2015-05-06 / Front Page

Gathering Steam

Plans for a new brewery tap a growing market in county
By Rich Griset

It was a bad day at work last summer that drove Brad Cooper to beer.

“I was commiserating with a co-worker, and he looked at me and said, ‘Well, I guess we only have another 40 years of this,’” recalls Cooper, who previously worked in the mining industry in quality control.

That night, Cooper resolved to start Steam Bell Beer Works, a craft brewery he hopes to open in Midlothian either late this summer or in early fall.

“It’s always been a dream of mine since I brewed my first batch of homebrewed beer,” says the lifelong Chesterfield resident. “I really caught the bug when Hardywood opened up.”

The craft beer craze is continuing to spread its tentacles throughout Central Virginia. Since the General Assembly changed its rules regarding breweries in 2012 – allowing breweries to sell beer without operating a restaurant – the state has experienced a beer explosion, and now it’s coming to the county.

When Hardywood Park Craft Brewery was just starting out in Richmond, Cooper was one of the business’ early volunteers, eventually becoming a part-time assistant brewer there. Cooper had to give up working at Hardywood when his other job picked up, but beer was always on his mind.

After that bad day at work, Cooper started making serious plans and purchased a seven-barrel brewing system in Boston. He recently filed a letter of intent to lease space at an industrial building at 1713 Oak Lake Blvd., just off Genito Road near Powhite Parkway and state Route 288.

“I just really noticed that there’s a lot of people in the Chesterfield area who really love that brewery experience but are tired of having to go across the river and pay tolls and find parking,” he says. “Within a 5-mile radius there’s over 100,000 people, so there’s definitely room to grow.”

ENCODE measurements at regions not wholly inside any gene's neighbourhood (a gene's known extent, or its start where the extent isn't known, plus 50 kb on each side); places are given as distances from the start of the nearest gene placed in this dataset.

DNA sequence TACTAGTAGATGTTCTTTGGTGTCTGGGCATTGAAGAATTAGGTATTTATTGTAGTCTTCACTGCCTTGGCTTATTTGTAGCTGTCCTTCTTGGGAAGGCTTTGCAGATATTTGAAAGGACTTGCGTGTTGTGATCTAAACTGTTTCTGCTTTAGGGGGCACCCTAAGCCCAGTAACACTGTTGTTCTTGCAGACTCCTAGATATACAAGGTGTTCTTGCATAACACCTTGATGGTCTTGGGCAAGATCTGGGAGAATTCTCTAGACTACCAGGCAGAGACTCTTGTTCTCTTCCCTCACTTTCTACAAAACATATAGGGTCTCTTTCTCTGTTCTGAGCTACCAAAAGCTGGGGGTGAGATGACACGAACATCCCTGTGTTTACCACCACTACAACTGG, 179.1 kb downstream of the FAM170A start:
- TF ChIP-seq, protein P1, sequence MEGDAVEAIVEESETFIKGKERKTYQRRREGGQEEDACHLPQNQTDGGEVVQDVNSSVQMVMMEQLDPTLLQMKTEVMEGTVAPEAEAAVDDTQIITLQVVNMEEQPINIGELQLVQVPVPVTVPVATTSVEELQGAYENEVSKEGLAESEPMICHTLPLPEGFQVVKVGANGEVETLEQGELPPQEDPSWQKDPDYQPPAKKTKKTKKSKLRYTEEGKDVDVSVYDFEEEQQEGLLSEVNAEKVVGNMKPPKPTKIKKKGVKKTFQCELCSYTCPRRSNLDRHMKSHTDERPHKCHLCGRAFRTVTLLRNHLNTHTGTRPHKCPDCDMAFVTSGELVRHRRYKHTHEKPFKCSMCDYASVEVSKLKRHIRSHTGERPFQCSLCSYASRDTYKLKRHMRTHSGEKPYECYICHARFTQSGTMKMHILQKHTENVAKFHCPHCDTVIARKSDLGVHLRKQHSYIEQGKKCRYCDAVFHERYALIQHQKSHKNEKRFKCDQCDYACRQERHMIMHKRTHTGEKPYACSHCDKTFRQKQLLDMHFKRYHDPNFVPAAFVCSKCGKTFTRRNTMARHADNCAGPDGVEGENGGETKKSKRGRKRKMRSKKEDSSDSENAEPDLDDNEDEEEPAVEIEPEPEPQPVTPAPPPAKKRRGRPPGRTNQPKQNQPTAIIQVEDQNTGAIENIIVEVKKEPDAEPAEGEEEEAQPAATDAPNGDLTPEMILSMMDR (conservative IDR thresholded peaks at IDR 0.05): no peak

Cooper credits Ben Humphrey, a project manager with the county’s economic development department, for helping turn his dream into reality.

“He’s pushed really hard over the past years to get those zoning regulations opened up in Chesterfield,” Cooper says. “Previously in the county, if you wanted to open a brewery it could only be industrial zoning, like where DuPont is” located off of U.S. Route 1.

Humphrey says the economic development and planning departments have been working to interpret existing ordinances for new breweries, and that Chesterfield is trying to entice both large and small breweries to the county.

“Chesterfield sees craft breweries as a great local attraction, as well as a ‘quality of life’ asset to residents of the county – especially the young professional workforce,” Humphrey says via email. “We want to assist breweries not only to locate in Chesterfield, but also to help them grow and create more employment opportunities for Chesterfield.”

Currently, the only other brewery in Chesterfield is Extra Billy’s BBQ, which has been brewing beer at its restaurant off Midlothian Turnpike since 2000, predating the Virginia craft beer explosion. Extra Billy’s does most of its sales in-house, but also distributes to local bars through Brown Distributing.

Dylan Brooks, brewer at Extra Billy’s, is looking forward to Steam Bell opening.

“That will be great,” says Brooks, who typically brews American-style beers and India pale ales. “It will draw more people to this side of town, and for the people already over here, it will raise awareness.”

Cooper plans to start with kegs and will bottle some specialty beers. He’s also talking to Old Dominion Mobile Canning, which visits different breweries in the area and cans beer onsite. As for the types of beer he’ll brew, Cooper already has some ideas.

“As a homebrewer I was focused on a lot of saisons and sour beers, fermented beers,” he says. “I’m really looking at doing a farmhouse ale style, which is going back to old farmhouse breweries in Belgium. Farms brewed with wheat – they brewed with rye, fruits and vegetables that were available.”

As for the future of breweries in Chesterfield, Cooper says there’s room for competition. In fact, at a recent craft brewers conference in Portland, Oregon, Cooper met a man who wants to open a brewery near Chesterfield Towne Center.

“It’s a huge, untapped market on this side of the river,” Cooper says. “There’s definitely a lot of room for growth, a lot of room for expansion.”

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